The problems of bad technique, little ability, poor fitness, lack of confidence and countless others are all yours to solve. Having a clear picture of proper technique means nothing without the ability to help an athlete overcome the myriad obstacles hindering their mastery of that technique. It isn’t enough for a coach to have an understanding of the fundamentals or even to have world-class experience as an athlete. You also have to understand (among countless other things) the prioritization of skill acquisition and application, the role of fear, physical limits and opportunities for improvement of an athlete – and then apply creative problem solving skills to that understanding.
Unfortunately, there are many examples of terrible coaches who are rarely – if ever, held accountable. They stand above criticism simply because they were good or great athletes. Most of us have experienced a brilliant teacher or professor who simply couldn’t teach. You know they know their stuff, so it is extremely frustrating. You know they know how to do it. But you also figure out pretty quickly, this individual- credentialed or not, can’t teach you what they know, or more importantly, what you desire to learn. We seem to live in a society that incorrectly equates subject knowledge and technical expertise with teaching ability. And while subject knowledge is extremely important, it is only one piece of the coaching puzzle.

Competing on Fresh Legs
Over-training is one of the most common mistakes we all make at ALL levels. As long as the kids are fit, err on the side of rest and recovery. This is particularly effective with speed/power athletes (fast twitch athletes). A really hard practice or competition can exhaust the nervous system. It takes about 48 hours for the nervous system to fully recover, so two days of active rest is often necessary. When the speed athletes I work with compete on Saturday, I will rest them on Sunday and give them a light day on Monday. By Tuesday they are ready to go hard again. On the other hand, the slower twitch athletes usually feel flat after two days of rest. In most cases you just have to know your athletes and pay attention to how they are moving and feeling after competitions and/or hard work days. Some go flat with rest and some thrive.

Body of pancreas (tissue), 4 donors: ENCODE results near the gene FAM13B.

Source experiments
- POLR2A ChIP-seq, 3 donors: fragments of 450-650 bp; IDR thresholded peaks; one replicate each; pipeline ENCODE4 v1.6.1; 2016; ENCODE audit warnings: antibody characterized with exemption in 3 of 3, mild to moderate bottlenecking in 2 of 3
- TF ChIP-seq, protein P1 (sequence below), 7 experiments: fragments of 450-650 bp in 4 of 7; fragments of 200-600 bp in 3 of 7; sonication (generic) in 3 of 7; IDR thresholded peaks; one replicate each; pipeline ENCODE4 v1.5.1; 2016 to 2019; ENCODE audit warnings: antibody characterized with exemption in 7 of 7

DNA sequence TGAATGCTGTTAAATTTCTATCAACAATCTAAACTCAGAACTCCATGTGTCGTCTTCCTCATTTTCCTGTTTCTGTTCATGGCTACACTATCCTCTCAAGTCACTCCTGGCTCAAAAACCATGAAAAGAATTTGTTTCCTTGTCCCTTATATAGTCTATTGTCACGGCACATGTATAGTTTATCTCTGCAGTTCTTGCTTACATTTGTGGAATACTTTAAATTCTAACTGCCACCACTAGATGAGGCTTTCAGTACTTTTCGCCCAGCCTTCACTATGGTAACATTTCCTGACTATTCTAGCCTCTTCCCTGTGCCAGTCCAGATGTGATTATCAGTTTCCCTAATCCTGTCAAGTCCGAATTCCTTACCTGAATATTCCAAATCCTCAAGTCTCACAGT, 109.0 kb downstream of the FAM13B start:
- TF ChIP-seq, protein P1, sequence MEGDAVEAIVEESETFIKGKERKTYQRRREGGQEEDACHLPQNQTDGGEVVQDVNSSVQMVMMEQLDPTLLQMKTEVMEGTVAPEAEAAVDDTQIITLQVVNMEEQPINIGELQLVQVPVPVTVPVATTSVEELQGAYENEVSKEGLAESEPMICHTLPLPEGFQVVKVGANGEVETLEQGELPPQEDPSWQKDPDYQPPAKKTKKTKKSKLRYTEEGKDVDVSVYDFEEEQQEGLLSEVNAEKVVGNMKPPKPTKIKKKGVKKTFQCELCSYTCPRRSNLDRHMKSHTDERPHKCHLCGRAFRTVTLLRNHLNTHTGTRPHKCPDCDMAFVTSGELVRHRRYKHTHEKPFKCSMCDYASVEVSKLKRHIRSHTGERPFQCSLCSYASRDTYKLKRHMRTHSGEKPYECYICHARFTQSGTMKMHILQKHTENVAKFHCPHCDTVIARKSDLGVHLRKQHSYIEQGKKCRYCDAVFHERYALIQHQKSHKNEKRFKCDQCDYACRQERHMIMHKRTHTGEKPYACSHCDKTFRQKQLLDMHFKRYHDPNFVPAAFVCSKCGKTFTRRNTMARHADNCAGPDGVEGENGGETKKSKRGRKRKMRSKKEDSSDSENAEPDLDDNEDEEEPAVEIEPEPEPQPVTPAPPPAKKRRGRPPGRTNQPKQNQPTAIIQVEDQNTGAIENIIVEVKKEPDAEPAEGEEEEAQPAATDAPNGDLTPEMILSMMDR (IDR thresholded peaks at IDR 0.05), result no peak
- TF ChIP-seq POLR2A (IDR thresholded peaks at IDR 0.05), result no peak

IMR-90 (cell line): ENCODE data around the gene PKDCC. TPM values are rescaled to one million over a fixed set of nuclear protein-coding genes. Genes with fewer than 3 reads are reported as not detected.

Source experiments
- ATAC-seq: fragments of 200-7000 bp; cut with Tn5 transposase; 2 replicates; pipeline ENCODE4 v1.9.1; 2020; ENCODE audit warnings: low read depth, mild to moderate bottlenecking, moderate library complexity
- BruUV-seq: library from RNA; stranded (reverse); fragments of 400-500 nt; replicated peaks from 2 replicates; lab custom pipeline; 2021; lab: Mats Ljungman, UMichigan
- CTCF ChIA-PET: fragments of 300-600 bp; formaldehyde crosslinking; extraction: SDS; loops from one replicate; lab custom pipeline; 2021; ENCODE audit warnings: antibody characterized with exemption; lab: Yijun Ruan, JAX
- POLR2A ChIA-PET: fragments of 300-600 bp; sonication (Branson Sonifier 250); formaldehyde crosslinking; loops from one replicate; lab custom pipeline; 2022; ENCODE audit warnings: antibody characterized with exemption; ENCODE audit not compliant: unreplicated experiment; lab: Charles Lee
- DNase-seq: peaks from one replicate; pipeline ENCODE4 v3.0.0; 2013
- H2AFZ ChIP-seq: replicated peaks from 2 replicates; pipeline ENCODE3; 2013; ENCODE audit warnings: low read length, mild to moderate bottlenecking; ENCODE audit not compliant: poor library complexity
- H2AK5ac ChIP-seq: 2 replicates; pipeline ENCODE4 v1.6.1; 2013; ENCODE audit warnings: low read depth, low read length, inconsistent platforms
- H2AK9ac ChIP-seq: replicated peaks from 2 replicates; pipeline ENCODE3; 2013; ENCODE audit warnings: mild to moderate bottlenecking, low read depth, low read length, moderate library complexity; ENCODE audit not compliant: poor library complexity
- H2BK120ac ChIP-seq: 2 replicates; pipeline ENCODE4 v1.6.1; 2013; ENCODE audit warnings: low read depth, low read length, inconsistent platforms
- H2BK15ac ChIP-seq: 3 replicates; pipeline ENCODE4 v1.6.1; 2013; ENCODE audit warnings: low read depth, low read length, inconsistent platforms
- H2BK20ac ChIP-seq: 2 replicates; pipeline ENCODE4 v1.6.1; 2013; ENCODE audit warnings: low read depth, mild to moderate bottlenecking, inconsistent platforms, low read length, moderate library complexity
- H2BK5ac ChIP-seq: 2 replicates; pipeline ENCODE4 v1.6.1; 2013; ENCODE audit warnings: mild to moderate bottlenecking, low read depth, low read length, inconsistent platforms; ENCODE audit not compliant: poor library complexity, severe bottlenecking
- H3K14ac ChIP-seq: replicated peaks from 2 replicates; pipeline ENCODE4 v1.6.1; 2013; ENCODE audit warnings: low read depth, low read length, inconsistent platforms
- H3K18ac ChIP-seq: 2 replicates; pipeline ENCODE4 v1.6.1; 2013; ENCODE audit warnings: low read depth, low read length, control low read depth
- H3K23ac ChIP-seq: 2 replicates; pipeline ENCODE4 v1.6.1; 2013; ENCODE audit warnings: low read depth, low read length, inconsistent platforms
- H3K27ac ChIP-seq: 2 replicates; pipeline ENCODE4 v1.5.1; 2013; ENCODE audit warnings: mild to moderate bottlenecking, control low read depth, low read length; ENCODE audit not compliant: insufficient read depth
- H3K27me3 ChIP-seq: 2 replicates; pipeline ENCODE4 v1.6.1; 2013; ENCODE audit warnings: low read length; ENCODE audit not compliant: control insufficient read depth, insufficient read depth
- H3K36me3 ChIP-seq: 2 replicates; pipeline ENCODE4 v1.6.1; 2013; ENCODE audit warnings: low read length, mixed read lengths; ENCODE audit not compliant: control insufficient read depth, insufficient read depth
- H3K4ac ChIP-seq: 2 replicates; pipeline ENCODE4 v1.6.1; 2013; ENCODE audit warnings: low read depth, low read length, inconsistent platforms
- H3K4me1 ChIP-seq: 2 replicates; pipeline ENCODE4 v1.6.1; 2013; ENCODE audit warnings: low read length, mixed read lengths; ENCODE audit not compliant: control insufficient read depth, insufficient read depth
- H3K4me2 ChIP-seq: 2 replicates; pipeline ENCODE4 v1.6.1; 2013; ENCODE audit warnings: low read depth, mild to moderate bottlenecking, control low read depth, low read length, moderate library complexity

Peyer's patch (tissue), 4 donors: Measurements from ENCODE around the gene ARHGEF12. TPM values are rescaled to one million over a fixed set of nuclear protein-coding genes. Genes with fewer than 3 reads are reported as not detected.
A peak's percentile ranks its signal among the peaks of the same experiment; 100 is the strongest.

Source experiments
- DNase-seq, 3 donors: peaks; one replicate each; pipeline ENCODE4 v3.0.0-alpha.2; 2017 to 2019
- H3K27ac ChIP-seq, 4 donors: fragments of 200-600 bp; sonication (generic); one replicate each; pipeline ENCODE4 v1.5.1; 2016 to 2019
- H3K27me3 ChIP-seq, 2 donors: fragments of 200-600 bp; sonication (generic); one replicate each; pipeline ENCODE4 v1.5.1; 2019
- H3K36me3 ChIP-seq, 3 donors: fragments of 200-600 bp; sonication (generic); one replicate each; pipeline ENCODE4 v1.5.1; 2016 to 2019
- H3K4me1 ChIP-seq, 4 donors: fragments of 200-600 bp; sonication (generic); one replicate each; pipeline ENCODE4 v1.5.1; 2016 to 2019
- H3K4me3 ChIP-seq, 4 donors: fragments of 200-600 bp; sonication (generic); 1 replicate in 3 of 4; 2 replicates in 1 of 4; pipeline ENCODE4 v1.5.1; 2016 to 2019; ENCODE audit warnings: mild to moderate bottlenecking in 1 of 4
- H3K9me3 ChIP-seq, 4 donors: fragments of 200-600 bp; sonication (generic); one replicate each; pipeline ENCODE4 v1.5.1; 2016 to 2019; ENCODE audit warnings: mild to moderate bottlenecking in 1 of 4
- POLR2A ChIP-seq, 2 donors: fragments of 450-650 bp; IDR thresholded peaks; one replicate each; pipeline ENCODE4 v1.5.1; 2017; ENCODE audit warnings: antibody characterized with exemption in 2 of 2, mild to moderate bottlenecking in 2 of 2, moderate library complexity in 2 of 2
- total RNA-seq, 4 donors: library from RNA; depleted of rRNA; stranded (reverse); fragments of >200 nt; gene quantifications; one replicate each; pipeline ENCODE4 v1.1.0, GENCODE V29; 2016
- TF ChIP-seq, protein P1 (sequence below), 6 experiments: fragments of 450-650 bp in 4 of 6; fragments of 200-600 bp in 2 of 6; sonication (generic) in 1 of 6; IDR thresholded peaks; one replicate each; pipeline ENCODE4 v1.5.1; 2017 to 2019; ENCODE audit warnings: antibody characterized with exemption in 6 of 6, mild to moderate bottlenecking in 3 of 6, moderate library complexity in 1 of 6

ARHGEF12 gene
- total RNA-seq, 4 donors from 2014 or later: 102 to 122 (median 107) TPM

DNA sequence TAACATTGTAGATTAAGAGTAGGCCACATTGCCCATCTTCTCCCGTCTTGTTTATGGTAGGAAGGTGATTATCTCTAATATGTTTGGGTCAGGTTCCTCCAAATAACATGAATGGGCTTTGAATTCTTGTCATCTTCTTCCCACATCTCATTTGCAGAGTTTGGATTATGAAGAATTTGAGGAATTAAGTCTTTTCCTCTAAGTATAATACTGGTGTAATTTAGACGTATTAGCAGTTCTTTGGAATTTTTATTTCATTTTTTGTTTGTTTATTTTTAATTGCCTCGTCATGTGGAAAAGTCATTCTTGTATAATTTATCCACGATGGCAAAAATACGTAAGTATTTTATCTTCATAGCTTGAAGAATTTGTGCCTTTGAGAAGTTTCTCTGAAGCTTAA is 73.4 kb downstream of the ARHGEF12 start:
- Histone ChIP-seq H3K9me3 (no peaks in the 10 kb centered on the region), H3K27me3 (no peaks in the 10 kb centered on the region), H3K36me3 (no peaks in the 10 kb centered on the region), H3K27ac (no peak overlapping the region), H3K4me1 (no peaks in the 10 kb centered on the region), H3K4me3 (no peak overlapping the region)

You should never train an athlete hard when they are physically "off". Their body is talking to them and the coach should always listen. These are moments that athlete is very susceptible to injury. Never be afraid to throw out the play book. You can write the perfect training program, but the kids might not respond the way you expect. We never really know how much sleep they’re getting, what they’ve eaten, how their boyfriend or girlfriend made them feel or countless other variables that can have major affects on their training and performance. All we can really do is pay close attention and make appropriate adjustments as needed.

Know Your Horse
All good coaches study the athletes they work with individually to better understand what makes them tick. It is how we connect with them. Motivating athletes is an essential part of the coaching job. If you don’t know what drives them, how can you best motivate them? Remember, an athlete will rarely succeed beyond the level they believe themselves to be. Raising that level is our job. Helping an athlete redefine himself as something better is not always easy, but it is part of the job. Once you’ve connected with an athlete, the coaching becomes a lot easier. Work together for a common goal, and that goal not only becomes more attainable, it also becomes more meaningful. Once you know your athlete, you’ll better understand when to over-coach (for example; when they’re freaking out and their brain stops working) and when to get out of their way and let them achieve their athletic destiny.

Make a Difference
If you are a coach worth your salt, your life is better for the experience. When you’re old and gray and looking back on what you left behind – one thing that will come to mind will be the time you spent working with these kids. So make a meaningful difference. We serve as role models for our athletes- most likely having one of the largest influences of any adult in their lives. So present the value of fun and the lessons of a battle well-fought and a life well-lived. Teach and coach in ways that will make you proud when you’re old enough to have proper perspective on winning and losing. Promote good sportsmanship, character and resilience. Produce better athletes, better citizens and better people. Let them know you care about them and you will make a positive impact on their lives. That should make you very proud. And above all else, keep it fun!